The Philadelphia Phillies remain on-pace to lose well over 100 games. Joaquin Benoit wasn't happy with how manager Pete Mackanin was managing the bullpen earlier this year. Pat Neshek publicly contradicted Mackanin's suggestion that he asked him to come out to pitch the ninth inning last Thursday. Odubel Herrera ran through Juan Samuel's stop sign at third base the evening before. Maikel Franco got picked off of second base Sunday.
As the 2017 season goes on, the Phillies continue to look like an unmitigated disaster - and that's not hyperbolic. The feeling that the last week has left me with is that something will have to give after the 2017 season, and it's not going to be president Andy MacPhail or general manager Matt Klentak.
Despite receiving a one-year extension for the 2018 season (with a club-option for 2019) last month, Mackanin very much appears to be auditioning to keep his job past the 2017 season. As Ken Rosenthal of FOX Sports and John Perrotto of FanRag Sports both noted last week, the Phillies aren't a playoff caliber team, but they aren't a team that should be on pace to land the No. 1 pick in next summer's MLB Draft either.
There's plenty of blame to go around for the position that the Phillies are currently in -- both to those currently in the organization and previously in charge -- but Mackanin may receive the brunt of the blame this offseason. When you consider that Mackanin's new contract only guaranteed him being the manager in 2018, it would be fairly easy to move on from him if management decided that was best for the team's future.
A scenario does exist where Mackanin stays, but is asked (essentially told) to make changes to his coaching staff. In that scenario, or really any scenario, pitching coach Bob McClure would seem to be a dead man walking. But the organization, most notably partner John Middleton, may not feel that change alone would be enough if the Phillies post the league's worst record for the second time in three years.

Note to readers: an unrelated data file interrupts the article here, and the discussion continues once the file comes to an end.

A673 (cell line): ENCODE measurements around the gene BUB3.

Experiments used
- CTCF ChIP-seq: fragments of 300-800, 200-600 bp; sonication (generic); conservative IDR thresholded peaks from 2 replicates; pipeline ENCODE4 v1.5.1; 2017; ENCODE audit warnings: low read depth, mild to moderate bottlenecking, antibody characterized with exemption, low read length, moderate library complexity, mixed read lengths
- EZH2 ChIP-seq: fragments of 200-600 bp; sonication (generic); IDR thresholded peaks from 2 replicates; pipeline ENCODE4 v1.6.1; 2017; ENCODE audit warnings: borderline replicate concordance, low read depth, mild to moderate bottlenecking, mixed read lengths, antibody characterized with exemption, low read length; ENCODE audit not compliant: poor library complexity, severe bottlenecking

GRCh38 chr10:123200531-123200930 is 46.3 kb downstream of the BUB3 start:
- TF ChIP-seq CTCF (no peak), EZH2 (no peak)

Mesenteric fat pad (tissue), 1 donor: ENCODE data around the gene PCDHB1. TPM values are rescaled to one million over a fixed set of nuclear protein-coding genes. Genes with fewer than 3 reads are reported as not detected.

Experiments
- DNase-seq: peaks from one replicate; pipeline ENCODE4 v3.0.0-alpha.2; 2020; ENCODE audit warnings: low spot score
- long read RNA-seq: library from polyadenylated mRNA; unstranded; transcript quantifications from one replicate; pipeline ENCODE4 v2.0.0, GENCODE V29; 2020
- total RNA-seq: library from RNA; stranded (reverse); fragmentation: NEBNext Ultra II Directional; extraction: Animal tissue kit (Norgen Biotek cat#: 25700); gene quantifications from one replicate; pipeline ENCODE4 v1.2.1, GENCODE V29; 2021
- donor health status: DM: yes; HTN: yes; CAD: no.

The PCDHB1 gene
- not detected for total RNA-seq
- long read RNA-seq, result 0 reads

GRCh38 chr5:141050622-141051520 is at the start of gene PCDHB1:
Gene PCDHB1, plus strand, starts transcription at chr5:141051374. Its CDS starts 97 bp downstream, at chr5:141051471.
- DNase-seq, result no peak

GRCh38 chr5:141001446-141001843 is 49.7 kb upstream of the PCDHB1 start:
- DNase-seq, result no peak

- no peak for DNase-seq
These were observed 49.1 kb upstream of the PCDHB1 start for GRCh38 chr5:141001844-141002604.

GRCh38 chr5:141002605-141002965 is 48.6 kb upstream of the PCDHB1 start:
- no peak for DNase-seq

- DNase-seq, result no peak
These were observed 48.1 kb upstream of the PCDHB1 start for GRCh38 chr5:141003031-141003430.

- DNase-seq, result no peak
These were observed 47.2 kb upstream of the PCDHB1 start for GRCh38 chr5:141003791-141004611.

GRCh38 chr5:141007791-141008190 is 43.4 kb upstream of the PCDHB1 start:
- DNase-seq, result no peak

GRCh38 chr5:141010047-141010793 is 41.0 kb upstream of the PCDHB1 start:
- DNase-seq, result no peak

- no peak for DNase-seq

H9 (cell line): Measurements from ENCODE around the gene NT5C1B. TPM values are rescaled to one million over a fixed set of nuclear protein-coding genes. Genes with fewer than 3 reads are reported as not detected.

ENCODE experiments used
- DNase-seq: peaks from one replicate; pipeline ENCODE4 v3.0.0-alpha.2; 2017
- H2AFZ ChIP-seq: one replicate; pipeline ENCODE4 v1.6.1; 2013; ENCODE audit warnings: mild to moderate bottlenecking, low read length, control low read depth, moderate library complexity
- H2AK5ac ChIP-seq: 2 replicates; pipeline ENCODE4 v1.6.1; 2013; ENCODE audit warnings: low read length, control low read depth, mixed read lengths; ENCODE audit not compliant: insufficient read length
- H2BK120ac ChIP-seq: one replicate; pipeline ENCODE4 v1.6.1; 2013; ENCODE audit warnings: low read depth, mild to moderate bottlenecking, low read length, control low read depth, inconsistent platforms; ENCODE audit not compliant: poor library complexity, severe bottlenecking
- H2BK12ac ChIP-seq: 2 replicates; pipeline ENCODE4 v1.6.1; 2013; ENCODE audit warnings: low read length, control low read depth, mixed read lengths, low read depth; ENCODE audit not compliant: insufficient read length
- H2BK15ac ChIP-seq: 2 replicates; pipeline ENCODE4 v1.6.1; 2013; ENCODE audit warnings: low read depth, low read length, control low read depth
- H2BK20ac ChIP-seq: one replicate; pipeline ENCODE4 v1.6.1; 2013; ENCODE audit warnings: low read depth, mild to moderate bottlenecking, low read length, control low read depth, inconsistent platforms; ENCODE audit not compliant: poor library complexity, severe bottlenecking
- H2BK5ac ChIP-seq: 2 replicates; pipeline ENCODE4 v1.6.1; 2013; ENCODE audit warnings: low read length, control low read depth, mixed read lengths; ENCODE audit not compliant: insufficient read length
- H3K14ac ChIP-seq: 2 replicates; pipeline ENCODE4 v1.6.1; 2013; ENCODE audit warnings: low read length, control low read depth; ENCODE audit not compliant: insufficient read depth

If Mackanin isn't the manager next season, it's unclear who will be. Dusty Wathan, coach of the Triple-A Lehigh Valley IronPigs, would be the only internal fit. Wathan is the winningest manager in Double-A Reading's history and has coached a majority of the young talent in the upper levels of the Phillies' organization. At 43, Wathan is eventually going to be a major league manager, though it's fair to wonder if Middleton wouldn't want the team to make a sexier hire if they parts ways with Mackanin.
Los Angeles Angels manager Mike Scioscia is a name that will be brought up, but as I noted this past offseason, the fit in Philadelphia probably wouldn't be a very good one:
Los Angeles Angels manager Mike Scioscia has been another name some have speculated about, both because of his connections to Mike Trout and Klentak. This fit isn't as good as some might think. First of all, this isn't the NBA, so you wouldn't hire a coach just in an attempt to lure a player to your team. Secondly, when Klentak was the assistant general manager in Los Angeles, his superior, then-Angels general manager Jerry Dipoto, resigned and has since admitted to having a less than ideal relationship with Scioscia. Much of that reportedly had to do with Scioscia's reluctance to incorporate the advanced statistics that Dipoto was giving him. Klentak was hired at least in part because of his analytical background, so it's hard to imagine he walked out of Los Angeles thinking that Scioscia is someone he would be eager to hire if he ever got the chance.